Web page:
But the Electronic Frontier Foundation (or EFF) had been anticipating the backlash. The legislation could fine or even incarcerate people for distributing offensive or indecent content. Battle lines were forming between those who wanted to turn librarians into the arbiters of free speech and those who thought all content should be open. 

Then as in now, the politicians did not understand the technology. They can’t. It’s not what got them elected. I’ve never judged that. But they understood that the boundaries of free speech were again being tested and they, as they have done for hundreds of years, wanted to try and limit the pushing of the boundaries. Because sometimes progress is uncomfortable. 

Enter the Blue Ribbon Online Free Speech Campaign, which the EFF was organizing and the Center for Democracy and Technology. The Blue Ribbon campaign encouraged site owners to post images of ribbons on their sites in support. Now, at this point, no one argued these were paid actors. They branded themselves as Netizens and planned to protest. A new breed of protests online and in person. And protest they did. They did not want their Internet or the Internet 25 years later that we have inherited, to be censored. 

Works of art are free. Access to medical information that some might consider scandalous is free. And yes, porn is often free. We called people who ran websites webmasters back then. They were masters of zeros and ones in HTML. The webmasters thought people making laws didn’t understand what they were trying to regulate. They didn’t. But lawmakers get savvier every year. Just as the Internet becomes harder to understand. 

People like Shabir Safdar were unsung heroes. Patrick Leahy, the democratic senator from Vermont spoke out. As did Yahoo and Netscape. They wanted to regulate the Internet like they had done the television. But we weren’t having it. And then, surprisingly Bill Clinton signed the CDA into law. The pioneers of the Internet jumped into action. From San Francisco to the CDT in Brussels, they planned to set backgrounds black. I remember it happening but was too young to understand what it meant at the time. I just thought they were cool looking. 

It was February 8, 1996. And backgrounds were changed for 48 hours. 

The protests were covered by CNN, Time Magazine, the New York Times, and Wired. It got enough attention so the ACLU jumped into the fight. And ultimately the Act was declared unconstitutional by the US Supreme Court in 1997. Sandra Day O’Connor and Chief Justice William Rehnquist wrote the opinion. It was 9-0. The Internet we have today, for better or worse, was free. As free for posting videos of police killing young black men as it is to post nudes, erotic fiction, or ads to buy viagra. Could it be done again some day? Yes. Will it? Probably. Every few years ago legislators try and implement another form of the act. SOPA, COPA, and the list goes on. But again and again, we find these laws struck down. The thought police had been thwarted.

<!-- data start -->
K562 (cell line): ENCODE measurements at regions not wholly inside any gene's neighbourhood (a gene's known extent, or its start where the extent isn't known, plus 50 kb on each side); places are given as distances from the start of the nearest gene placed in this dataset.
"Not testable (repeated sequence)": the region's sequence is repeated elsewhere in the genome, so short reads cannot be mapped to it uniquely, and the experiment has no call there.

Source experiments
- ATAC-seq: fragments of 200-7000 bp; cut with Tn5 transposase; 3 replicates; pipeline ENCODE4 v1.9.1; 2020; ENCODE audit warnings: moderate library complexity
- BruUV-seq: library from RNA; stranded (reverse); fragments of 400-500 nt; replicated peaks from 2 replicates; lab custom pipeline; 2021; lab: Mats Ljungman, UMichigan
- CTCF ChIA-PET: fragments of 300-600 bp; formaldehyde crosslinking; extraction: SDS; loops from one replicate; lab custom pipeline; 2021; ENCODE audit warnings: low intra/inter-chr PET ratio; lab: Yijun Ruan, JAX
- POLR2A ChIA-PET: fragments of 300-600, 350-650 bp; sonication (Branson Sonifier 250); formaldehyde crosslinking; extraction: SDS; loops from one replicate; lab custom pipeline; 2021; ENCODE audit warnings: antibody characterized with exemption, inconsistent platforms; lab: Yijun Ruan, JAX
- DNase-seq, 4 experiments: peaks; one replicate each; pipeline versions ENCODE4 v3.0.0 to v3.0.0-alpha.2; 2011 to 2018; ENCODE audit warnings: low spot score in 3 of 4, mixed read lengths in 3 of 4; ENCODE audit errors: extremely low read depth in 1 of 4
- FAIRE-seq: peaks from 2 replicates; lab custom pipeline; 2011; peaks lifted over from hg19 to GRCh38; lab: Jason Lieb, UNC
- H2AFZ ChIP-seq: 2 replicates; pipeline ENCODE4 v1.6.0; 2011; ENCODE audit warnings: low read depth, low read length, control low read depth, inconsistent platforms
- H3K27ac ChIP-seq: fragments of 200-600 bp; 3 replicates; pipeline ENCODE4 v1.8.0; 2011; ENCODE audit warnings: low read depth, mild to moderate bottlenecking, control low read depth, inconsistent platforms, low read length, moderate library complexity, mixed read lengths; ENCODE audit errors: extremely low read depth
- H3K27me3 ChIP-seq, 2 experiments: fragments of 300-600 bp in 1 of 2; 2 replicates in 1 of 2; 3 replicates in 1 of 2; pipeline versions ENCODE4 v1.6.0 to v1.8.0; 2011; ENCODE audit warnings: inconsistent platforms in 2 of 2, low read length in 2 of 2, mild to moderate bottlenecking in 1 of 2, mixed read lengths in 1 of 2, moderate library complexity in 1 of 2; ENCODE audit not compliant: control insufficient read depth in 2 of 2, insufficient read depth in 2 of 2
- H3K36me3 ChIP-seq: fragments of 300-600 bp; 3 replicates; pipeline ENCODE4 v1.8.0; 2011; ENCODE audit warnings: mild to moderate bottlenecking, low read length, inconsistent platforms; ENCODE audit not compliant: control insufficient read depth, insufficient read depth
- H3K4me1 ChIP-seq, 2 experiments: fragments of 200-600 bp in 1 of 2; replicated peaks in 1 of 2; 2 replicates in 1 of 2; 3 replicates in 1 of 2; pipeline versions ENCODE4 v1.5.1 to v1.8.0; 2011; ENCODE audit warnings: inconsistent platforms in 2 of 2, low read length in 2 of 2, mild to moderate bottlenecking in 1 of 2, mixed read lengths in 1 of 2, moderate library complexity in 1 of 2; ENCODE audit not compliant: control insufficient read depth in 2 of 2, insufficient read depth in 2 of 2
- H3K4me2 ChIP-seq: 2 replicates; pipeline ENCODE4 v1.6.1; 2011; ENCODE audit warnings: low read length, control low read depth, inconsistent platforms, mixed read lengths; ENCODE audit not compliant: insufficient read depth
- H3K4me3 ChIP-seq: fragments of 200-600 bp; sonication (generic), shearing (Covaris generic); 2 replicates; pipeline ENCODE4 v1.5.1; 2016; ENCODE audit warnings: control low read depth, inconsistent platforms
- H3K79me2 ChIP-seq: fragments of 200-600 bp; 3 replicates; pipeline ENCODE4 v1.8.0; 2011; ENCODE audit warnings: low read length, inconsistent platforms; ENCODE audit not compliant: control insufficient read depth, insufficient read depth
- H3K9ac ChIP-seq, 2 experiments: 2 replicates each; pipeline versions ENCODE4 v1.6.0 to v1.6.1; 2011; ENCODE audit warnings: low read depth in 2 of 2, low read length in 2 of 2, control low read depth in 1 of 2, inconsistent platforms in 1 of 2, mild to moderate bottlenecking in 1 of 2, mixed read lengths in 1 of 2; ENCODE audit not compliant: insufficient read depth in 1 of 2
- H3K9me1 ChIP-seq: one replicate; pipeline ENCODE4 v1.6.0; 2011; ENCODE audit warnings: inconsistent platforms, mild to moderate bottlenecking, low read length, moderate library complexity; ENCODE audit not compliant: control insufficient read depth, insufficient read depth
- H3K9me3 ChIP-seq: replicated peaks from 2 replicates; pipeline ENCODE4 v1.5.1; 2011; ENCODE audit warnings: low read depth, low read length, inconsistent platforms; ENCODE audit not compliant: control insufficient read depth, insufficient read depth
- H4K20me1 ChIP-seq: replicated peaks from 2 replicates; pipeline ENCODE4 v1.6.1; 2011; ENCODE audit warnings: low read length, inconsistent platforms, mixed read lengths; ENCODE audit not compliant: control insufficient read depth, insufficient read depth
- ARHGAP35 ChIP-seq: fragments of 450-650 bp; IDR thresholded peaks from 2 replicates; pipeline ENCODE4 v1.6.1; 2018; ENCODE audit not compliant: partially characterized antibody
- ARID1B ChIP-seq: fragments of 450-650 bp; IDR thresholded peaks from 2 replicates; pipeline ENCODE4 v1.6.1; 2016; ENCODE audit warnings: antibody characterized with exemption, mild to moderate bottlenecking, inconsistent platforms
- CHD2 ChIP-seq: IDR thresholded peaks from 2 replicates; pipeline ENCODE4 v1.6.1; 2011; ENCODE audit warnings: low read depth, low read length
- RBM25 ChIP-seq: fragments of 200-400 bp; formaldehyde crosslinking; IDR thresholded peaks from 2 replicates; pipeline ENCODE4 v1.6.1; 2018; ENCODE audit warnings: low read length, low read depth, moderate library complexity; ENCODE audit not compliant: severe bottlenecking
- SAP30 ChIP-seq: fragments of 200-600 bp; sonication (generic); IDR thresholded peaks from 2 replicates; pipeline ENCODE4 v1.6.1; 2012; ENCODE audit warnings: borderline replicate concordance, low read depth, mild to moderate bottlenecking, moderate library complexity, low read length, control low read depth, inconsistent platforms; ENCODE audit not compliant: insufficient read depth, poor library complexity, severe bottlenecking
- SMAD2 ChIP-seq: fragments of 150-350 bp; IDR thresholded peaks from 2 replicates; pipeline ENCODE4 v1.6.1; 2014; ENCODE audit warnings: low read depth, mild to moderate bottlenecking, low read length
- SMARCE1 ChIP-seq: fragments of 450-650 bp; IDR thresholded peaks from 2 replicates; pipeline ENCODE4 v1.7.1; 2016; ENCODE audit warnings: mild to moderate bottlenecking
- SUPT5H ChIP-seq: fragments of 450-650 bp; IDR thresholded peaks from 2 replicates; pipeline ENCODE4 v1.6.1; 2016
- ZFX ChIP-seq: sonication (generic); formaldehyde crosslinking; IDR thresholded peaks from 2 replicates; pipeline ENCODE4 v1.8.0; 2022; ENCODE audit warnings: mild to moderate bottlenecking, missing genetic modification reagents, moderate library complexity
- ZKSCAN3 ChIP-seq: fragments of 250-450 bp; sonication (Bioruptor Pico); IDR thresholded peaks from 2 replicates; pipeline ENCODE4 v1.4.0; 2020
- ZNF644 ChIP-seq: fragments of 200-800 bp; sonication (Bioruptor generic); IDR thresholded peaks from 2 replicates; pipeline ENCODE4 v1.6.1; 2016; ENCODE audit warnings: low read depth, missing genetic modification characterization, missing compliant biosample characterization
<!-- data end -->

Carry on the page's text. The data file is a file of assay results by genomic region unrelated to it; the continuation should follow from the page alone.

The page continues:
As recent as 2012, Reddit wants to protest against SOPA and PIPA - so they try to repeat the blackout. The protests bring enough attention for the Supreme Court to hear a case and the new laws get overturned. Because free speech. And there’s hate speech sprinkled in there as well. Because the Internet helps surface the best and worst of humanity. But you know what, we’re better off for having all of it out there in the open, as hurtful and wonderful and beautiful and ugly as it all can be, according to our perspectives. And that’s the way it should be. Because the knowledge of all of it helps us to grow and be better and address that which needs to be addressed. 

And society will always grapple with adapting to technological change. That’s been human nature since Prometheus stole fire and gave it to humanity. Just as we’ve been trying to protect intellectual property and combat piracy and everything else that can but up against accelerating progress. It’s hard to know where the lines should be drawn. And globalism in the form of globally connected computers doesn’t make any of that any easier. 

So thank you to the heroes who forced this issue to prominence and got the backing to fight it back in the 90s. If it had been over-regulated we might not have the Internet as it is today. Just as it should be. Thank you for helping to protect free speech. Thank you for practicing your free speech. And least of all, thank you for tuning in to this episode of the History of Computing Podcast. Now go protest something!

(OldComputerPods) ©Sean Haas, 2020